“We are not amused”

I blame Hugh Grant. Ever since that idiot bumbled his way across a series of “feel-good” English comedies, falling over, saying, “whoops a daisy” and getting all flustered, foreigners are convinced that all English people are like this. Watch any film with him in it. Apparently, we either live in well-furbished flats in the centre of London, or some chocolate-box village in Middle England, where we drive around the gently rolling hills in Land Rovers. How we afford this is beyond me, as we seem to do little more than hold down a string of low stress office jobs. Oh yeah and it snows all the bloody time in winter.

The problem is, England’s very good at promoting an image overseas of nice, polite English people who queue for buses and talk like they’ve got plums in their mouths, when people are confronted with the reality it can be a little disconcerting.

Coming from a northern English area where the main past-times are fighting and xenophobia I often have problems with this. For one, I’ve got an accent that, according to one person “sounds like a tractor going over rocks in a field.” This tends to cause problems when I meet people who think we all talk like Hugh Grant. The reactions range from “are you from Scotland” to “Okay, and when are you going to stop talking dialect.” But, until the day when northern English becomes the lingua franca of the whole world, I guess I’ll have to live with it.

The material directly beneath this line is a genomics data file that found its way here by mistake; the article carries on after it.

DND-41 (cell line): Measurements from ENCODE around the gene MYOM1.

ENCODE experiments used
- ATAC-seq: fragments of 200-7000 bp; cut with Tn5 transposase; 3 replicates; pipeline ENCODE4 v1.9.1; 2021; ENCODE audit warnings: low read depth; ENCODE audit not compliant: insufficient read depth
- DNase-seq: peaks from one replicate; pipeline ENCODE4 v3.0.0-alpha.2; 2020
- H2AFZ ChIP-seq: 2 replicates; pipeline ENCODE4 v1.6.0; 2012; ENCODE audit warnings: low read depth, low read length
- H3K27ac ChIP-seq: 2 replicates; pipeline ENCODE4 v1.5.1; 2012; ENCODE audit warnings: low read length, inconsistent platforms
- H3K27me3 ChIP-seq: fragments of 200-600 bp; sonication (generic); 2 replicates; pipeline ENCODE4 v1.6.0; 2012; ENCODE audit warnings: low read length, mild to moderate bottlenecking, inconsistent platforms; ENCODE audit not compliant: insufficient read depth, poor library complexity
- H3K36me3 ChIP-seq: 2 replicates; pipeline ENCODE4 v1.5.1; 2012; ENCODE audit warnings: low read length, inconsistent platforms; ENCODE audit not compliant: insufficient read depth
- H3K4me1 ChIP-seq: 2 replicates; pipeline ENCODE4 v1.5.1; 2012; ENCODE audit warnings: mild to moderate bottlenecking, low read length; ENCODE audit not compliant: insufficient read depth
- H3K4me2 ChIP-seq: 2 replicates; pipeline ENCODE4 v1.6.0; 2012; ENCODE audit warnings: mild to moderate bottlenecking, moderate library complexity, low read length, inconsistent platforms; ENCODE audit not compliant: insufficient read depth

But the people I feel really sorry for are the ones who end up actually coming to my part of England.

They’re expecting foggy streets where Sherlock Holmes rides about in a carriage while Oscar Wilde sits in a café making up witty bon mots. What they actually get is unemployed chavs in tracksuits stumbling around the town centre asking people “what the f**k are you looking at?” before having a bottle smashed in their face. Wayne Rooney is the true face of England now.

And what is this with the “tea at 5pm” thing? Yes, I drink tea, but I don’t ritually drop everything to drink it out of a china cup. I actually prefer “Sergeant Major’s tea.” The tea must have been brewing for at least five days, have about four spoons of sugar in it and be drunk out of chipped mug.

Ok, enough ranting, I’m off home to have high tea with the Queen, who will certainly say, “We are not amused”. Then I’ll have a comic romance with Kate Winslet. Or Cate Blanchett. I haven’t decided yet.

John Hodgshon

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